Night of the Looters (1996)

Vladimir Bukovsky

The “putsch” of August 1991 had hardly ended, when I was once again in Moscow, trying to prove to the new masters of Russia’s destiny that it was in their interests to open the archives. A wounded beast of prey should be killed before it gets its second wind. It must not be allowed the chance of recovery. It is imperative, I said again and again, to create a commission to investigate all the crimes of Communism, preferably an international commission so there could be no accusations of political bias or cover-ups.

dzerzhinsky-dangling-for-webIt was a unique moment, everything seemed possible. In disarray, the former Soviet elite, fearing kangaroo courts and public lynching, was agreeable to anything. Seeing the statue of the founder of the Cheka “Iron Felix” hanging in a noose above its pedestal on Lubyanka Square made their blood run cold.

Under such circumstances, it would have been quite possible to convene if not a Nuremberg-style tribunal, then at least something similar which, by force of its moral influence on our confused world, could have been even more significant. The most surprising thing is that it almost happened. Intoxicated by its unexpected victory, the Russian leadership did not look very far ahead, and knew nothing of the world outside. The prospect of finishing off the Communist Party, its closest rival, seemed both logical and attractive.

Straight after the putsch Boris Yeltsin signed a decree transferring the KGB archives to the Russian archive administration. Now he seemed to lose any interest in this, as in all matters of importance to the country. An inter-departmental committee was appointed to organise the hand-over, at which KGB personnel gravely discussed the “problems of transfer”, and, not surprisingly, could find no solutions. It was a complex matter, wasn’t it?

Another committee was formed at the Supreme Soviet, and headed by the general and historian Volkogonov. There must be a “legal basis”, when all is said and done: how can anything be done “outside the law”? It was no trifling matter to decide whether to set the seal of secrecy at a 30- or 70-year period.

Meanwhile, mysterious “commercial structures” began to grow up around the archives. A brisk trade ensued, but only in documents whose publication profited the KGB, and only through partners who suited that organisation. Double-dyed disinformation was again turned loose upon the world, this time under the guise of historical truth.

I was neither discouraged nor caught at a disadvantage. I had placed no great hopes on access to the KGB archives but concentrated my attention on the archives of the CPSU Central Committee.

Together with the Central Committee building on the Old Square (Staraya Ploshchad), these archives had been sealed immediately after the putsch. They were already in the hands of the Russian leadership, with which I had at least some contact. I knew, furthermore, that such archives would contain everything, including reports by the KGB which, it was always maintained, was merely “the Party’s sword of retribution”, its “armed detachment”. In the post-Stalin era, at least, the KGB was under the firm control of the Central Committee, and could undertake nothing significant without the Central Committee’s approval.

A few days after arriving in Moscow in August 1991, therefore, thanks to contacts within the Russian leadership, I met the head of the government Archives Committee, Rudolf G. Pikhoya, to establish the principles on which a future international commission would work.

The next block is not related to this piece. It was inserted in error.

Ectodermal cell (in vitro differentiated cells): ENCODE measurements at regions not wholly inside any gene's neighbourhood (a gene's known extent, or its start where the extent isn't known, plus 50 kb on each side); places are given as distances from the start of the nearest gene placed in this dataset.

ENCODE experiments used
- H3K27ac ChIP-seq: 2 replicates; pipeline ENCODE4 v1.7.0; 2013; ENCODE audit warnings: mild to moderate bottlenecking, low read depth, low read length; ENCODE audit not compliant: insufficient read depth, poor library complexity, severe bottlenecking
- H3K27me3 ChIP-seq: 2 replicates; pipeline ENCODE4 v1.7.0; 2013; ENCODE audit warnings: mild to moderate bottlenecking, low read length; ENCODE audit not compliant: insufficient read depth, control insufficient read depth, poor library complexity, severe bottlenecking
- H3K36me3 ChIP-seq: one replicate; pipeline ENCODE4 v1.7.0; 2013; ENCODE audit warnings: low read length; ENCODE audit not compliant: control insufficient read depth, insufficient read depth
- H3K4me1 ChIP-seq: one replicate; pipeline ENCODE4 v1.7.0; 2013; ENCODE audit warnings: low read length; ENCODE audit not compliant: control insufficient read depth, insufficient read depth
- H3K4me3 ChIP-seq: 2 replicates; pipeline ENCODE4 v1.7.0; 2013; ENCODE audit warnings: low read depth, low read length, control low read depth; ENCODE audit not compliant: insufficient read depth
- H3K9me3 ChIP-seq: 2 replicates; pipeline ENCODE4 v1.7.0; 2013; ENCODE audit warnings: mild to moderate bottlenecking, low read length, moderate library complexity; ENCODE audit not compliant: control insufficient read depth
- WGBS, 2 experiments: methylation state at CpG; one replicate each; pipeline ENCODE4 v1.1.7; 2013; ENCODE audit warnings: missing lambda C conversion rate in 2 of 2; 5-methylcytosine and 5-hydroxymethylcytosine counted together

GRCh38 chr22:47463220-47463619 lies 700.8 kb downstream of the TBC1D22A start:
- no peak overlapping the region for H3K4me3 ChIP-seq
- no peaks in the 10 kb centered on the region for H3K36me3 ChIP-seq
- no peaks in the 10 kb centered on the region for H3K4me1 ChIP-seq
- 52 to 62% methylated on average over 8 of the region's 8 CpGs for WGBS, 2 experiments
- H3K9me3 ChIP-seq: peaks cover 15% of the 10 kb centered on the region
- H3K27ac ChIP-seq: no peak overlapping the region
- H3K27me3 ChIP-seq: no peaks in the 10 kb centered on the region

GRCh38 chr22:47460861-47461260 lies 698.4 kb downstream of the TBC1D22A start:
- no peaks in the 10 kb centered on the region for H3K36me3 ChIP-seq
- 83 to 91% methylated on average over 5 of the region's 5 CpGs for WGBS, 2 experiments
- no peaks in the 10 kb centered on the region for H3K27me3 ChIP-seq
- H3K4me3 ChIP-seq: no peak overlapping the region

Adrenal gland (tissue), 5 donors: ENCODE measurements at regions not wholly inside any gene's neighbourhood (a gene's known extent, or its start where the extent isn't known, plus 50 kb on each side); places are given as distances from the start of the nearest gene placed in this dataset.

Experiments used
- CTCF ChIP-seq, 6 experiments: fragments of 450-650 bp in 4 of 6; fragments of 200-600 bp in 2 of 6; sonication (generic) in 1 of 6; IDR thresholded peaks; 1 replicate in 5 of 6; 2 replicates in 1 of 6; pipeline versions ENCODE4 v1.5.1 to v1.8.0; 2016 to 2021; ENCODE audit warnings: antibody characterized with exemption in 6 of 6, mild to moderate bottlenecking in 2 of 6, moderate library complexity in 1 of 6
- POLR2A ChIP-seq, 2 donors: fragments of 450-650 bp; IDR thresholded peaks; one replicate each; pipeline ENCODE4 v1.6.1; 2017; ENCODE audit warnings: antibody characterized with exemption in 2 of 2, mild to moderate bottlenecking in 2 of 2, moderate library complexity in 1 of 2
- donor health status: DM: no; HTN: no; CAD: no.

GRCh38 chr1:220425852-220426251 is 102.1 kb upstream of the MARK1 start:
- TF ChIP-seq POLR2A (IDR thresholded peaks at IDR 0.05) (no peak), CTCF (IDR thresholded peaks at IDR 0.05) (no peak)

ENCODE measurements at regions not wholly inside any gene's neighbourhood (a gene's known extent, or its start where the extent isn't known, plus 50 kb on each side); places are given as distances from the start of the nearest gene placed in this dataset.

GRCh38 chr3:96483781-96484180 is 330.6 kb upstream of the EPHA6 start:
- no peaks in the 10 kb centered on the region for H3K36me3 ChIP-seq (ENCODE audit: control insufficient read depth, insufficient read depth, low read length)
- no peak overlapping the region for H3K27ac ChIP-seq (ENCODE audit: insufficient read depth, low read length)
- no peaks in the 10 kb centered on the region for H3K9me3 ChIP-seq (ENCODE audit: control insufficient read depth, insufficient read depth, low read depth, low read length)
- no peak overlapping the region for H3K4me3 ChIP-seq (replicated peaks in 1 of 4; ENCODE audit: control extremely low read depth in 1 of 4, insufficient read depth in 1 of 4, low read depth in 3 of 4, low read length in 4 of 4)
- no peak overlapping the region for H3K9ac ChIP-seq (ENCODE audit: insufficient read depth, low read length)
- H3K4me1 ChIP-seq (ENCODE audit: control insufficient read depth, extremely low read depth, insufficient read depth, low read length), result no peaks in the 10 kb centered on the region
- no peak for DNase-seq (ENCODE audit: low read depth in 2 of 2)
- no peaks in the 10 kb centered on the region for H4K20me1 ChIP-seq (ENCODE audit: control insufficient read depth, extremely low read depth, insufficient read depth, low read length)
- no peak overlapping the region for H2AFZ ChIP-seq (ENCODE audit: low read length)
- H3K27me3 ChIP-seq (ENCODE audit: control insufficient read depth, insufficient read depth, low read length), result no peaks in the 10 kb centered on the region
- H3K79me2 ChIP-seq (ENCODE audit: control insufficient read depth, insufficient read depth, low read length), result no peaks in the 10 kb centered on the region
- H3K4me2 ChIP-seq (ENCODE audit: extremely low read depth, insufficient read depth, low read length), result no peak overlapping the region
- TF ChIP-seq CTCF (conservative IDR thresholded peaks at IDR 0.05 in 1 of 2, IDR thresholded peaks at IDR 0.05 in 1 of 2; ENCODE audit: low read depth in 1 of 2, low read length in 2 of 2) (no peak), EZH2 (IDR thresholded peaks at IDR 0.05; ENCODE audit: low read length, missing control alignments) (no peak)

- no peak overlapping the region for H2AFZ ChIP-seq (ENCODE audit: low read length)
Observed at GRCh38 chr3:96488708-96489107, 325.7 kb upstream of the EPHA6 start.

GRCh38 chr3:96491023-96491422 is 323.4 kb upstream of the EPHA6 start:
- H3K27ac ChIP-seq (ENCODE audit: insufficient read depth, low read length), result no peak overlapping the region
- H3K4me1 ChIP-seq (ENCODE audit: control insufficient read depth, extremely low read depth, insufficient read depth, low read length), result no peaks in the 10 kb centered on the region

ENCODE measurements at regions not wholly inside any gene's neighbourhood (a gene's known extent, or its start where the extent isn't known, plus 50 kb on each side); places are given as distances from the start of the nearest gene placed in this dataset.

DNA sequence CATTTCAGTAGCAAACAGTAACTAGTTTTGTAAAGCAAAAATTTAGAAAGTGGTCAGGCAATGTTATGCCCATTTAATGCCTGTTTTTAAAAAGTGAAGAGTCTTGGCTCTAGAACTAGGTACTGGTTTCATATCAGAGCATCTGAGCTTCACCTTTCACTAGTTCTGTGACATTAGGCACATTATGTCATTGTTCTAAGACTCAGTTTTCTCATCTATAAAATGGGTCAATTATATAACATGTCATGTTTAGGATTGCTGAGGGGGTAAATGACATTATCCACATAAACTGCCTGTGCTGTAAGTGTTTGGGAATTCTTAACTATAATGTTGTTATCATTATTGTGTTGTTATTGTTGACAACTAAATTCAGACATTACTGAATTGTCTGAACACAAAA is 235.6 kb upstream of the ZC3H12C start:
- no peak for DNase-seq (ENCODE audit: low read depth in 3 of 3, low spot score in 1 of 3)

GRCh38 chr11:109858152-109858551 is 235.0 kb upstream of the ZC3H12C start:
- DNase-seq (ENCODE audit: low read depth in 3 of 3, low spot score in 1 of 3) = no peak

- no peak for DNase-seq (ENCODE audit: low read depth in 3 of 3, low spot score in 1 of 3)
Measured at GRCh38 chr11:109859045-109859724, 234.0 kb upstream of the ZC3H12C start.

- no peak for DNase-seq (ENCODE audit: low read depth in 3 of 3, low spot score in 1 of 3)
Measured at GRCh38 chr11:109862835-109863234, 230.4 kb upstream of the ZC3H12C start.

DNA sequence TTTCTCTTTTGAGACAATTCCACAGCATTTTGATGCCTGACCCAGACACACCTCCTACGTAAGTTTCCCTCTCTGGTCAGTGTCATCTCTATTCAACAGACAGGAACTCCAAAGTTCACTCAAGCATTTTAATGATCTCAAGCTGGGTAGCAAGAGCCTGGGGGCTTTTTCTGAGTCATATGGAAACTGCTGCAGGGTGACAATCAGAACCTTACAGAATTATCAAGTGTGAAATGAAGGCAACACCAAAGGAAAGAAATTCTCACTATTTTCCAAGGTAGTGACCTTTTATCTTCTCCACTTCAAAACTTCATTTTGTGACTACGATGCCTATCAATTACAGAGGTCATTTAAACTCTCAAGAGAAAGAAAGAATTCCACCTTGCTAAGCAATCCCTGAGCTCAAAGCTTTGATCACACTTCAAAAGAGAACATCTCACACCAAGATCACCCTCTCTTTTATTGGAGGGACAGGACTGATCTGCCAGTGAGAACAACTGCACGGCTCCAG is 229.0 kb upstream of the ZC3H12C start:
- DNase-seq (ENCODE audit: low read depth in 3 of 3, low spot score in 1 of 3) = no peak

Days later, with a certain degree of elation and trepidation, I entered the huge complex of buildings at 12 Kuibyshev Street (nowadays again known as Ilyinka), where both the archives and the archive administration were housed. Linked by endless corridors and elevated walkways, the buildings formerly occupied by the Central Committee seemed dead. The archive administration occupied only one floor at No 12. The rest was like the labyrinth of the Minotaur, the entrance and exit of which could not be found without Ariadne’s thread. The superb parquet flooring of the corridors seemed to stretch to infinity, past sealed office doors which still bore the nameplates of their former occupants, erstwhile omnipotent apparatchiks.

Here and there, mounds of files and papers marked “Top Secret” lay on the floor. I picked up one at random and glanced at the contents: it was a report by some regional Party committee about youth work. For a second, I felt a pinch of apprehension: what if there was nothing here but endless accounts of plans fulfilled and propagandist activities? Moscow had been full of rumours about the mass destruction of documents and mysterious trucks which removed bales of papers several nights in a row after the putsch…

Pikhoya reassured me. Yes, some papers really were destroyed, but they were, seemingly, instructions issued during the “putsch”. The archives themselves, as far as could be judged, had not suffered. The decree ordering the seizure of the Party archives was signed by Yeltsin on 24 August, and the commission with the new guards entered the Central Committee buildings that same night. At first, the electricity supply was turned off to prevent any use of shredding machines. Then it had to be turned on again – it was impossible to find anything in the dark. The shredding machines were already jammed with hurriedly destroyed documents and no longer in working order.

As experience showed, it was well nigh impossible to engage in the selective destruction or, for that matter, the forgery of any archival material. Closer examination established that there were at least 162 individual archives, totally unconnected to each other by cross-referencing in card indexes or by computer. The Communist regime trusted nobody, not even its own officials.

Just to confirm whether any copies of a document from one archive were to be found in another, or if there was a reference in one archive to a document housed elsewhere, would have taken months of searching. Even if it were established that a copy existed, it would not be that easy to change anything: every archive had its own inventory; the documents were numbered consecutively, and had their own codes; and there were separate registers for all incoming and outgoing papers. The bureaucratic State did not stint on paper for these purposes, which is probably why it was always in short supply elsewhere. The archive listing all Party members, the “consolidated Party membership record”, contained no less than 40 million items. As for the Party archives scattered throughout the country, they numbered billions of documents.